26 Iowa Communities Awarded $100K Catalyst Program Grants

(Des Moines, IA) — Twenty-six Iowa communities have won 100-thousand-dollar grants from the Iowa Economic Development Authority to improve buildings. Jim Thompson oversees what’s called the Catalyst program. He says Catalyst grants are primarily for buildings that are underutilized that
need a new life. This is the third year for these grants. He says 40 percent of every funding cycle is reserved for communities less than 15-hundred in population, and it really preserves the activity for small towns.
Thompson says they had 73 applications for this year’s funding and they are scored on project impact, appropriateness, funding, and incorporation of sustainability/smart growth principles. The grant is in most cases is less than half the project – but it is money to get things started.

 

 

 

Many of 8200 Absentee Ballots in Woodbury County Election Were Cast in Spring

(Sioux City, IA) — Many of the nearly 82-hundred absentee ballots cast in Tuesday’s special election in Woodbury County were cast in the spring. The election was originally set for April 14th, but was rescheduled to July 7th because of the pandemic. Woodbury County Auditor Pat Gill says several hundred people who cast an absentee ballot showed up at their local polling
place yesterday. Gill said a lot of them were not too happy and had a hard time believing they had already cast their ballot in the election. Gill’s office received around ten-thousand requests for absentee ballots and about eight-thousand were mailed in before the secretary of state decided on March 20th that the election should be pushed back. Voters who would not believe
they had already cast an absentee ballot were allowed to cast a provisional ballot or go to the county auditor’s office to check the record of their absentee vote.

 

 

Iowa Public Universities Look To Help International Students

(Des Moines, IA) — Public universities in Iowa are studying how to help international students who could be affected by a federal rule issued this week. Those students would be sent to their home countries if they are attending online-only classes due to the coronavirus pandemic. Iowa State University President Wendy Wintersteen has called the federal decision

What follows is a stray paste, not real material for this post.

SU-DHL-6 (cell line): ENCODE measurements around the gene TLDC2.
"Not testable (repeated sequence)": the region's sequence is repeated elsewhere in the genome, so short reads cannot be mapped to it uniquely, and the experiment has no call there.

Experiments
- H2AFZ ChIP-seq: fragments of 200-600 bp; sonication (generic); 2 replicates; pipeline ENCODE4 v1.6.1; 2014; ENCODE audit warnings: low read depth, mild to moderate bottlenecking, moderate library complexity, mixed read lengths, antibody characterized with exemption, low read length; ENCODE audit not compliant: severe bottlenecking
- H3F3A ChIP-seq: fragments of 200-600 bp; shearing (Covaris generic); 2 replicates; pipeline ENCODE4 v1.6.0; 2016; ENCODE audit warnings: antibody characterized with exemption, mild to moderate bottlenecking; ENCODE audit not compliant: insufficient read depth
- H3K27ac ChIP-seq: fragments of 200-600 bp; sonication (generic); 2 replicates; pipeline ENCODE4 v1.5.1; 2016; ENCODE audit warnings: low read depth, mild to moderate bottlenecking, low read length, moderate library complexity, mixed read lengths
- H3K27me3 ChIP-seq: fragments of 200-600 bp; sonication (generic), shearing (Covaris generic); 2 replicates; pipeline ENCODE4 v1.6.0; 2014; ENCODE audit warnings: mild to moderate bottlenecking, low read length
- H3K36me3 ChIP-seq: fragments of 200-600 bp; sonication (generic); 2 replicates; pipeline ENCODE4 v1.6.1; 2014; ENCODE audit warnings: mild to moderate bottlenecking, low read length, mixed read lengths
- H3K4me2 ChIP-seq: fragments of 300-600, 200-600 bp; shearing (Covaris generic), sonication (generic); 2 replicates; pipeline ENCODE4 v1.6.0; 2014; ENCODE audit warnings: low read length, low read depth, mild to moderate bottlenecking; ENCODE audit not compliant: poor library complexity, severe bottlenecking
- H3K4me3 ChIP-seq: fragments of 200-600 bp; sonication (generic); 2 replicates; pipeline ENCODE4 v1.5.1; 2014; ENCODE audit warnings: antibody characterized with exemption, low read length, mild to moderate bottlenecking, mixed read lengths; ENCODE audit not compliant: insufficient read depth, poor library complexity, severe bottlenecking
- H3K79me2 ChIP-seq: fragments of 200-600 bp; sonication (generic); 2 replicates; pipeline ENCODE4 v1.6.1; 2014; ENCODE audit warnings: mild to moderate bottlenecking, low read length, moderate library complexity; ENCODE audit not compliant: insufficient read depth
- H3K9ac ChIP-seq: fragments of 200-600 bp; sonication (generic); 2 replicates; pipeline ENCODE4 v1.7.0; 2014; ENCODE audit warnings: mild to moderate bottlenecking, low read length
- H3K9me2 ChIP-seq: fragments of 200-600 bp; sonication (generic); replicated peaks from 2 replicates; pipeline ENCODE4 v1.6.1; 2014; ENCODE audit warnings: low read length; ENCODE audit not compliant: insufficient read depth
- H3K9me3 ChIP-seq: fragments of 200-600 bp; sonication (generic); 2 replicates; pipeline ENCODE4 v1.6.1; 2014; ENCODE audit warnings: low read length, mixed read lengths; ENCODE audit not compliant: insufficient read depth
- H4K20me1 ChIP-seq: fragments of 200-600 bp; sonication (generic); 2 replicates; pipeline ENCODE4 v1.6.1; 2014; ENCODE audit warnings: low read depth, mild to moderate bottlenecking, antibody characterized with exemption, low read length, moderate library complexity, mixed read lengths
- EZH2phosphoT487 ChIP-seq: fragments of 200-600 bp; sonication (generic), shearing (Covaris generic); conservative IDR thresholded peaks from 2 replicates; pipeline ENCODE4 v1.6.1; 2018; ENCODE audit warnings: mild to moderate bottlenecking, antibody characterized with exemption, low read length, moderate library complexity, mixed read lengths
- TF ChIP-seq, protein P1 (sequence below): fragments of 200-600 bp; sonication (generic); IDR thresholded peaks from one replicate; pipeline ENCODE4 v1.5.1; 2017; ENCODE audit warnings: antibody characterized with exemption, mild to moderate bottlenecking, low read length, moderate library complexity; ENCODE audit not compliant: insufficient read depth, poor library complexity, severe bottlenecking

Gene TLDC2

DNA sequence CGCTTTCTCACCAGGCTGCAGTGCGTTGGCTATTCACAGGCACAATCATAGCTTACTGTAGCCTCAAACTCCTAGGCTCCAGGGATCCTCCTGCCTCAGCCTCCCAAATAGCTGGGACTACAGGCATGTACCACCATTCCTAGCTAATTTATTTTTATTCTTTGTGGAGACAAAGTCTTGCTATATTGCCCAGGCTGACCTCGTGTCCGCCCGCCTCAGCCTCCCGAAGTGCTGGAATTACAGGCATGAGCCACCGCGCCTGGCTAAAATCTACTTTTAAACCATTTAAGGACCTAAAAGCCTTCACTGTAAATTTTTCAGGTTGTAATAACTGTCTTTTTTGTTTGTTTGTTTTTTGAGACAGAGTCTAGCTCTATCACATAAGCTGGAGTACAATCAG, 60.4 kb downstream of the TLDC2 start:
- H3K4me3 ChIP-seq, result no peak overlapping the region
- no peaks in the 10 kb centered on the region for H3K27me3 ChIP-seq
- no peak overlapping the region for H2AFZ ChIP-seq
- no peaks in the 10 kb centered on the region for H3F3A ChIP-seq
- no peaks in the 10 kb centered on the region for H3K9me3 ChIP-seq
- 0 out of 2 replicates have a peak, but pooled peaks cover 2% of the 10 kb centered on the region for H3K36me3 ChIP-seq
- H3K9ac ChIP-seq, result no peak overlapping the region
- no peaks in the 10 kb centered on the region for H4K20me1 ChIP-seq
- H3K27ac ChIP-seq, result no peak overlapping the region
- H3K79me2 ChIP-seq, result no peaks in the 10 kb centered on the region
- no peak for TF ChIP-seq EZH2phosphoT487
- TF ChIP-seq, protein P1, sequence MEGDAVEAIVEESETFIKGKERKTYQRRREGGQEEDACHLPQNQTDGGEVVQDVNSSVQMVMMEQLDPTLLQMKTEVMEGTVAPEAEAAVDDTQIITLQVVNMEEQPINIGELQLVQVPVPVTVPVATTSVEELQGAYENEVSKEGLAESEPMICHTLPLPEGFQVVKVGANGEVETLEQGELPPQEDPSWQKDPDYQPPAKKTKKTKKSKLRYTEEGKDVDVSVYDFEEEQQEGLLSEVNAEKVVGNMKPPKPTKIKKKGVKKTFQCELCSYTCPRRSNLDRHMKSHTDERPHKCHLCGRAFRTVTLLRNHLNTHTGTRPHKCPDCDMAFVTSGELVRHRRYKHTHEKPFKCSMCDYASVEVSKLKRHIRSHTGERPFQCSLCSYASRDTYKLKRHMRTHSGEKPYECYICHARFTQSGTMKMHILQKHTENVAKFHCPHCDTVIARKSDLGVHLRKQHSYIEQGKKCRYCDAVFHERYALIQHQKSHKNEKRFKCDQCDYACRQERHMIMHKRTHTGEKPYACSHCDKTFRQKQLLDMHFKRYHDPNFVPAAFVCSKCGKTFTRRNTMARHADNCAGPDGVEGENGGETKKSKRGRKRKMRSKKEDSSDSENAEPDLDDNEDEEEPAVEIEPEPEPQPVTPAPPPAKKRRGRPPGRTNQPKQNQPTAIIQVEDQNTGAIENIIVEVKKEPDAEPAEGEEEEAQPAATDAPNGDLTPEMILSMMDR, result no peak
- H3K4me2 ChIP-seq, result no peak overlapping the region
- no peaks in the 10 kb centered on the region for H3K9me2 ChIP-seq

“unwise.” She is pushing for a flexible “hybrid” course load for those students so they wouldn’t be affected. The University of Iowa is seeking guidance due to its plan to move exclusively online after Thanksgiving. The University of Northern Iowa says it is in contact with its international students as it looks for options.

 

 

 

Lawsuit Accused 2 Meatpacking Companies Of Failing To Prioritize Worker Safety

(Washington, DC) — A racial discrimination lawsuit has been filed against two major meatpacking companies for allegedly failing to prioritize worker safety during the coronavirus pandemic. J-B-S U-S-A and Tyson Foods are accused of racial discrimination. The suit has been filed on behalf of thousands of minority workers affected by the virus. The U-S Department of
Agriculture is being asked to suspend millions of dollars in financial assistance set aside for the two corporations. They are accused of creating working conditions and long shifts which contributed to COVID-19 outbreaks at processing facilities across the country, including Iowa.